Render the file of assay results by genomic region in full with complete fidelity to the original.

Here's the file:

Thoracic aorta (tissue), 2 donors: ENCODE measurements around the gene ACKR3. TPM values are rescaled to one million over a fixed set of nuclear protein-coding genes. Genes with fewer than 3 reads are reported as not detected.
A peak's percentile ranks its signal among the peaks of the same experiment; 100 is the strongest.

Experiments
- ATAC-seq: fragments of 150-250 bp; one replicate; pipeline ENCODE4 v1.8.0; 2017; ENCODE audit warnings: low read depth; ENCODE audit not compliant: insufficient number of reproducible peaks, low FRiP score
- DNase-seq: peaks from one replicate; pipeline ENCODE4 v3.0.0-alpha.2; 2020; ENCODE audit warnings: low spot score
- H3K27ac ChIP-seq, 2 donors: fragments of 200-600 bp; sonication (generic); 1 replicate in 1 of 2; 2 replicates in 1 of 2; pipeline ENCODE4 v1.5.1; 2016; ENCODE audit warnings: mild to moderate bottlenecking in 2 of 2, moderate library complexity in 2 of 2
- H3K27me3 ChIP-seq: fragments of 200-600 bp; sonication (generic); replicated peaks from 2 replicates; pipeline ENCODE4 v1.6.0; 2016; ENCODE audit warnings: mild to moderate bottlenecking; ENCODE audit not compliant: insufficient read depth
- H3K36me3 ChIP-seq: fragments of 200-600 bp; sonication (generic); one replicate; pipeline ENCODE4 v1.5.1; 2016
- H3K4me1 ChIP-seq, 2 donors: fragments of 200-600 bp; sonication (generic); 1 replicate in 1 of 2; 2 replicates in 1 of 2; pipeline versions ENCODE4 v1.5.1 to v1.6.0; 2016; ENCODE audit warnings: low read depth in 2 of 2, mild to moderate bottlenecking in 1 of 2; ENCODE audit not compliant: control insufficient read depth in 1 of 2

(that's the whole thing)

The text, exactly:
Thoracic aorta (tissue), 2 donors: ENCODE measurements around the gene ACKR3. TPM values are rescaled to one million over a fixed set of nuclear protein-coding genes. Genes with fewer than 3 reads are reported as not detected.
A peak's percentile ranks its signal among the peaks of the same experiment; 100 is the strongest.

Experiments
- ATAC-seq: fragments of 150-250 bp; one replicate; pipeline ENCODE4 v1.8.0; 2017; ENCODE audit warnings: low read depth; ENCODE audit not compliant: insufficient number of reproducible peaks, low FRiP score
- DNase-seq: peaks from one replicate; pipeline ENCODE4 v3.0.0-alpha.2; 2020; ENCODE audit warnings: low spot score
- H3K27ac ChIP-seq, 2 donors: fragments of 200-600 bp; sonication (generic); 1 replicate in 1 of 2; 2 replicates in 1 of 2; pipeline ENCODE4 v1.5.1; 2016; ENCODE audit warnings: mild to moderate bottlenecking in 2 of 2, moderate library complexity in 2 of 2
- H3K27me3 ChIP-seq: fragments of 200-600 bp; sonication (generic); replicated peaks from 2 replicates; pipeline ENCODE4 v1.6.0; 2016; ENCODE audit warnings: mild to moderate bottlenecking; ENCODE audit not compliant: insufficient read depth
- H3K36me3 ChIP-seq: fragments of 200-600 bp; sonication (generic); one replicate; pipeline ENCODE4 v1.5.1; 2016
- H3K4me1 ChIP-seq, 2 donors: fragments of 200-600 bp; sonication (generic); 1 replicate in 1 of 2; 2 replicates in 1 of 2; pipeline versions ENCODE4 v1.5.1 to v1.6.0; 2016; ENCODE audit warnings: low read depth in 2 of 2, mild to moderate bottlenecking in 1 of 2; ENCODE audit not compliant: control insufficient read depth in 1 of 2